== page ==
The Later Heidegger: Philosophy, Myth, and Revelation

Most scholars of Heidegger would agree that in the works he produced, from the middle of the 1930s on, not only is there an observable shift of orientation from Dasein to Sein, but also a shift of discursive register from the rigorous phenomenological and ontological method of Being and Time (1927) to an enigmatic and oracular manner of communication that seems to signify the recrudescence of myth.

The prolific Heidegger provides numerous examples of this shift of discursive register, but perhaps the posthumously published Beiträge (Contributions to Philosophy), presumed to be written between 1936 and 1938—and regarded in some quarters as the German philosopher’s second masterpiece, and Heidegger’s numerous commentaries on the poetry of the great German Romantic poet Friedrich Hölderlin—can stand as representative. But what does it mean to talk about the return of myth or the blending of myth and philosophy? How is it even possible to gain access to a strained idiosyncratic language that for the most part seems to suspend philosophical method, refuses to traffic in logic, proceeds mainly by commentary on other thinkers, for the most part, excludes explicit statements, or when they do appear, reduce them to enigmas? What to do when the discourse is so impenetrable, so indifferent to communication, so absorbed in its own evocation and its own resonances?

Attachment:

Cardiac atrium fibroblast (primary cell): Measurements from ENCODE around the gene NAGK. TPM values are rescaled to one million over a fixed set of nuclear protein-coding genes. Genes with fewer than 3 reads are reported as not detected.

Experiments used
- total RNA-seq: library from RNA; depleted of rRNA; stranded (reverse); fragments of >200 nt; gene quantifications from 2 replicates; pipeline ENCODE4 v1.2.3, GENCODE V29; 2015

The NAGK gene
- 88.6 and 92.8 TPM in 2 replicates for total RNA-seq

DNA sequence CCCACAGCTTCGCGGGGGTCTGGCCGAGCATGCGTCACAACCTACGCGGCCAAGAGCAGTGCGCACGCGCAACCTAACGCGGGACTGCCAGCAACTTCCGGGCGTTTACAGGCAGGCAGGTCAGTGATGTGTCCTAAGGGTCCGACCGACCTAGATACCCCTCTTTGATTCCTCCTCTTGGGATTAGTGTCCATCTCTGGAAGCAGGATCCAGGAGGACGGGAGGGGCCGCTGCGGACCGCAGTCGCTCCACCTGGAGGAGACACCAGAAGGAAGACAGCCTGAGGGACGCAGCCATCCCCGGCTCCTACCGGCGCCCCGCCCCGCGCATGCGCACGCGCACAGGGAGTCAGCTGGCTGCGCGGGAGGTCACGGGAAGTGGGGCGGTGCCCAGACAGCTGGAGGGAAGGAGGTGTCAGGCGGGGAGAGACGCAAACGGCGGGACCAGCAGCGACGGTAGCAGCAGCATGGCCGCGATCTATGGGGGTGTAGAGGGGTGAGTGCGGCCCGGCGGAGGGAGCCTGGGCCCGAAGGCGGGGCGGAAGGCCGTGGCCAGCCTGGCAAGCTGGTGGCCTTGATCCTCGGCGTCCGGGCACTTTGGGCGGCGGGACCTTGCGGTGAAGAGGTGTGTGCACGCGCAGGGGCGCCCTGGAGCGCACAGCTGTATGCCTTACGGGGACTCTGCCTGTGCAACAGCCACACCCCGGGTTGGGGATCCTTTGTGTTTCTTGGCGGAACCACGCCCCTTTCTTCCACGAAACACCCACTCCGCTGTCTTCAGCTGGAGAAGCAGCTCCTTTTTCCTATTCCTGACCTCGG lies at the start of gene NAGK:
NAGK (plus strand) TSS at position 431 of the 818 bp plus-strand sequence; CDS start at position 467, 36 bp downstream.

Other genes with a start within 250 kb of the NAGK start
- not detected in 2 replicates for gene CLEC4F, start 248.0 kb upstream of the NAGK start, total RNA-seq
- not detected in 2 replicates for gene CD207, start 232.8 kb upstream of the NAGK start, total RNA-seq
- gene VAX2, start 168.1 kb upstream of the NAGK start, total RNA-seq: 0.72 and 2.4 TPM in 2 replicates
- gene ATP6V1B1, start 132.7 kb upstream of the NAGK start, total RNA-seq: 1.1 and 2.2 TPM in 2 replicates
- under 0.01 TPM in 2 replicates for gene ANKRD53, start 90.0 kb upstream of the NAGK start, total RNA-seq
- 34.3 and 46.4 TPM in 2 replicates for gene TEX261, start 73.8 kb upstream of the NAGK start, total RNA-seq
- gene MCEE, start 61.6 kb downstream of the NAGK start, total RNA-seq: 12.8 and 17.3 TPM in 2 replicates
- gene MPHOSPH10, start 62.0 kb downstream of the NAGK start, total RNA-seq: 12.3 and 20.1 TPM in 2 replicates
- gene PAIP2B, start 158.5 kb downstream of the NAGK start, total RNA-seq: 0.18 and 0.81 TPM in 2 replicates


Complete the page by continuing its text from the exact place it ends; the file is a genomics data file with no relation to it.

These difficulties are a prompt as well as a challenge. Here I would like to explicate and clarify the oft-made suggestion that the discourse of the later Heidegger has something to do with the return of myth and the way that the return is abetted by the generation of a form of meditative or contemplative thinking beyond reason, while made possible by it. I also want to reflect on the deleterious consequences for revelation in this later discourse that both squeezes it out and/or makes it redundant by integrating a number of its key elements.

Conspicuous Elements of the Shift to Myth

Concentrating for the most part on the above-mentioned textual sites, I believe it is possible to isolate the following five elements of Heidegger’s peculiar form of primordial discourse, at once, opaque and shimmering, heavy with apparent meaning while rarely yielding it, portending hard truths yet elusively will-o-wisp.